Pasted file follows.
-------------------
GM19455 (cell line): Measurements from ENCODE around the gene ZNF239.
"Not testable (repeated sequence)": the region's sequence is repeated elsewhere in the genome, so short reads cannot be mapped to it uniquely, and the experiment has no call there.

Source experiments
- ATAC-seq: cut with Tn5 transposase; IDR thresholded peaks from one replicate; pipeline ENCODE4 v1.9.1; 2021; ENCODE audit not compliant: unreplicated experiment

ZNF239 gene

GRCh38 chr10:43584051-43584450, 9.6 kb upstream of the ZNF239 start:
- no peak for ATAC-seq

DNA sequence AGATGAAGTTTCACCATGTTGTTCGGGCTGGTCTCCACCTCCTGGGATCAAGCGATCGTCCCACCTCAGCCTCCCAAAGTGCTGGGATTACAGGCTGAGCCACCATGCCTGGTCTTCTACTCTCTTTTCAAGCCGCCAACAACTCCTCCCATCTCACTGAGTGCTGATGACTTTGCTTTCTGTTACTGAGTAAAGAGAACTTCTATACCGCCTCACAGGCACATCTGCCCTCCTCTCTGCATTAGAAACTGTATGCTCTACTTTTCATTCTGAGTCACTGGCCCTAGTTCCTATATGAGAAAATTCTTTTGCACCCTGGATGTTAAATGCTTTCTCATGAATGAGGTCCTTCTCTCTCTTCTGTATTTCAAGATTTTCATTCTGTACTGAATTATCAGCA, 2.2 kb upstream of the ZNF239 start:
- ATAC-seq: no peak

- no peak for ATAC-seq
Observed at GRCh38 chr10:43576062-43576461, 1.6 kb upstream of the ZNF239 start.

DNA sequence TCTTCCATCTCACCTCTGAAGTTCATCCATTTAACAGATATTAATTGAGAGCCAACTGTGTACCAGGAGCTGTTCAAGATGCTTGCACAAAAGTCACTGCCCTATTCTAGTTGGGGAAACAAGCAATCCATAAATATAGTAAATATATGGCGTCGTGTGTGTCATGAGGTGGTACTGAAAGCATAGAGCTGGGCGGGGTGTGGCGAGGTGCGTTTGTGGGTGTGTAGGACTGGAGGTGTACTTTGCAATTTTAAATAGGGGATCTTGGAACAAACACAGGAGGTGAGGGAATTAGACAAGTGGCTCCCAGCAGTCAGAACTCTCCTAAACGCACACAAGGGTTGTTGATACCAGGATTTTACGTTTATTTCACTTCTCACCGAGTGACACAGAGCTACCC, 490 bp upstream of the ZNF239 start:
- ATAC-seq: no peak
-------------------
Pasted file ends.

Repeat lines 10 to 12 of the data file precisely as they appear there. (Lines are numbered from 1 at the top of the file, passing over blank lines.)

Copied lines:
- no peak for ATAC-seq
Observed at GRCh38 chr10:43576062-43576461, 1.6 kb upstream of the ZNF239 start.

DNA sequence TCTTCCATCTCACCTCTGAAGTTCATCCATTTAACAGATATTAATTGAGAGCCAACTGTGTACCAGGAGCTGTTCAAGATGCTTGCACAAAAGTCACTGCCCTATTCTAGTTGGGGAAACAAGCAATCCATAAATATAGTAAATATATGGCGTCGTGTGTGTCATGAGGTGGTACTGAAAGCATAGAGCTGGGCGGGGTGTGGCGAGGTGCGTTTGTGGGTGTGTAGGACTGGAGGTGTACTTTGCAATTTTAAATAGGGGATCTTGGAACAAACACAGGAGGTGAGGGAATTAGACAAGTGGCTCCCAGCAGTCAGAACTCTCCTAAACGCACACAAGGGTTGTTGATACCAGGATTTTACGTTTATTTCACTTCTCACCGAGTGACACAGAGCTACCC, 490 bp upstream of the ZNF239 start: